Pediatric anesthesiology fellowship education has necessarily evolved since Accreditation Council for Graduate Medical Education (ACGME) accreditation in 1997. Advancements in perioperative and surgical practices, emerging roles in leadership, increasing mandates by accreditation and certification bodies, and progression toward competency-based education—among other things—have created pressure to enrich the current pediatric anesthesiology training system. The Society for Pediatric Anesthesia (SPA) formed a Task Force for Pediatric Anesthesiology Graduate Medical Education that included key leaders and subject matter experts from the society. A key element of the Task Force’s charge was to identify curricular and evaluative enhancements for the fellowship program of the future.
The Task Force executed a nationally representative, stakeholder-based Delphi process centered around a fundamental theme: “What makes a pediatric anesthesiologist?” to build consensus among a demographically varied and broad group of anesthesiologists within the pediatric anesthesiology community. A total of 37 demographically and geographically varied pediatric anesthesiologists participated in iterative rounds of open- and close-ended survey work between August 2020 and July 2021 to build consensus on the current state, known deficiencies, anticipated needs, and strategies for enhancing national educational offerings and program requirements.
Participation was robust, and consensus was almost completely achieved by round 2. This work generated a compelling Strengths, Weaknesses, Opportunities, and Threats (SWOT) analysis that suggests more strengths and opportunities in the current Pediatric Anesthesiology Graduate Medical Education program than weaknesses or threats. Stakeholders agreed that while fellows matriculate with some clinical knowledge and procedural gaps, a few clinical gaps exist upon graduation. Stakeholders agreed on 8 nonclinical domains and specific fundamental and foundational knowledge or skills that should be taught to all pediatric anesthesiology fellows regardless of career plans. These domains include (1) patient safety, (2) quality improvement, (3) communication skills, (4) supervision skills, (5) leadership, (6) medical education, (7) research basics, and (8) practice management. They also agreed that a new case log system should be created to better reflect modern pediatric anesthesia practice. Stakeholders further identified the need for the development of standardized and validated formative and summative assessment tools as part of a competency-based system. Finally, stakeholders noted that significant departmental, institutional, and national organizational support will be necessary to implement the specific recommendations.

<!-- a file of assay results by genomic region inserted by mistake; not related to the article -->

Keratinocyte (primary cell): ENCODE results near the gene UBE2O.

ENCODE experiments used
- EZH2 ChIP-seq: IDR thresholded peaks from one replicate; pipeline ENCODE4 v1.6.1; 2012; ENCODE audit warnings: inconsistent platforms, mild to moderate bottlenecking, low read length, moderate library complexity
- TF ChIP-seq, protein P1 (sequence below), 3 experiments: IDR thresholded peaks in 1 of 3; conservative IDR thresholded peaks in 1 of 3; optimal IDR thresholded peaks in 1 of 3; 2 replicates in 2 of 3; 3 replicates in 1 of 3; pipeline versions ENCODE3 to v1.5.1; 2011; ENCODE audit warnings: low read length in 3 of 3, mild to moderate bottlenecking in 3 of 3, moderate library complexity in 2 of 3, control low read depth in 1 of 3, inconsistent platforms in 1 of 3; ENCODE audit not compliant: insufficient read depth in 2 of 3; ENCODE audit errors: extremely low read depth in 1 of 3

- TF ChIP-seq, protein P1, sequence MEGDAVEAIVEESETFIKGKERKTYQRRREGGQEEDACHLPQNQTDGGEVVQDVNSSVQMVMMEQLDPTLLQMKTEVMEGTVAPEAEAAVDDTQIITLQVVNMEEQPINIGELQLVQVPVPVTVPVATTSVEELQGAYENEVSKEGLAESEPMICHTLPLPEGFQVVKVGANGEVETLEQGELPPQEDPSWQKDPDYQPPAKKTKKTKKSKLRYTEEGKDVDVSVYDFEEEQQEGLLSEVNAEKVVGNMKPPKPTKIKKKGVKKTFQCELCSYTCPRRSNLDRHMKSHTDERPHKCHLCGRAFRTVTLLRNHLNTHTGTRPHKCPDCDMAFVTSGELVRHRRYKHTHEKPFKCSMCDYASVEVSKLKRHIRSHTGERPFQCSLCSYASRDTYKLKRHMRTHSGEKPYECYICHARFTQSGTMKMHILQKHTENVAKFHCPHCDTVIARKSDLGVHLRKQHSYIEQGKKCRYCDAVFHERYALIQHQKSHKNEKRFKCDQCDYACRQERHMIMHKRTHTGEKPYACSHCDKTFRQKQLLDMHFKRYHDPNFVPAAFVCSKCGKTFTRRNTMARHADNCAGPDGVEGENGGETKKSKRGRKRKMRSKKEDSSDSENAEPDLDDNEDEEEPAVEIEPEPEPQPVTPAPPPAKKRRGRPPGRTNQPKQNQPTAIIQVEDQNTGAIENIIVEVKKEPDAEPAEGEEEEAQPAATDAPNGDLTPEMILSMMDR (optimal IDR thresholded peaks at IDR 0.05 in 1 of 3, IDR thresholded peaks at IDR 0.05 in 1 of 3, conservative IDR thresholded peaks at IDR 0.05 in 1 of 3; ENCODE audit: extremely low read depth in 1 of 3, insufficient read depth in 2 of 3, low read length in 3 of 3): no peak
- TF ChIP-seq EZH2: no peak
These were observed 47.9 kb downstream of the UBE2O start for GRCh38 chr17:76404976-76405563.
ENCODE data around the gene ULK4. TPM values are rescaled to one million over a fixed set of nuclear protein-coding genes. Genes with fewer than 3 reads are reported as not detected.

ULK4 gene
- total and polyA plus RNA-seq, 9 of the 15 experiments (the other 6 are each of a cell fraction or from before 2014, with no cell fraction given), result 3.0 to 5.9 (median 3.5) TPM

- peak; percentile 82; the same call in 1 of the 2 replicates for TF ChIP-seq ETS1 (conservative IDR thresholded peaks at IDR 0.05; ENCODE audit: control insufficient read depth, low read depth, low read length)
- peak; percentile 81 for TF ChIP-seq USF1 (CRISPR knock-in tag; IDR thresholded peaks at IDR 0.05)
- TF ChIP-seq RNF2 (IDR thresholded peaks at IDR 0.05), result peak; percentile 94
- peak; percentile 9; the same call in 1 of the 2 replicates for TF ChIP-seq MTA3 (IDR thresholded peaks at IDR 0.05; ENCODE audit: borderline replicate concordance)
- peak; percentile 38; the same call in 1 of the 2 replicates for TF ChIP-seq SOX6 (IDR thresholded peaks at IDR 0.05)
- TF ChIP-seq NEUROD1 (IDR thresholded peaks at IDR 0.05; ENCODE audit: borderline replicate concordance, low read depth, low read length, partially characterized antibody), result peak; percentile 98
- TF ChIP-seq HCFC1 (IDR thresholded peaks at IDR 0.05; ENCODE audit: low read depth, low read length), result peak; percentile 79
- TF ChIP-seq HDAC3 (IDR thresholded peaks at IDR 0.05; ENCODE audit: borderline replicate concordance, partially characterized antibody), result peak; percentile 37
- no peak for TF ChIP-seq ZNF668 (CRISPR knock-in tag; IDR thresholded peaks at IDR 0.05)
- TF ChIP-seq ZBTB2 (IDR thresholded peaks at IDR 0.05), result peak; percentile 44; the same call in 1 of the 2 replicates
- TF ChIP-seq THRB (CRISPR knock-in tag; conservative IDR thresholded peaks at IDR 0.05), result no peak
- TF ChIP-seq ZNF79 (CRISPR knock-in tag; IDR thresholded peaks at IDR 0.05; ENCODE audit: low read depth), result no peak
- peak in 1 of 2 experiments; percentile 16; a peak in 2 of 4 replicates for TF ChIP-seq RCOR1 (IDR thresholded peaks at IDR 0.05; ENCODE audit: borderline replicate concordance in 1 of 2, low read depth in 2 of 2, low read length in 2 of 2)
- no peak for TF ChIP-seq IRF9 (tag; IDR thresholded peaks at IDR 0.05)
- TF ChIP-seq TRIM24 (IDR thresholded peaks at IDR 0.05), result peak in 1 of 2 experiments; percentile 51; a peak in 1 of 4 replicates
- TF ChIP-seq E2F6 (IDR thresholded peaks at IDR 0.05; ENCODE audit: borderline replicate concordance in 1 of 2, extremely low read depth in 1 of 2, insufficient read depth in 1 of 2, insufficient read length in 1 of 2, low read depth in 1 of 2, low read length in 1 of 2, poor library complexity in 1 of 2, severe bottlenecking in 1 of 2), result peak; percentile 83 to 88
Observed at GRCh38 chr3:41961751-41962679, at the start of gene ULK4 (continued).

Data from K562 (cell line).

A Delphi process achieved robust consensus in assessing current training and recommending future directions for pediatric anesthesiology graduate medical education.
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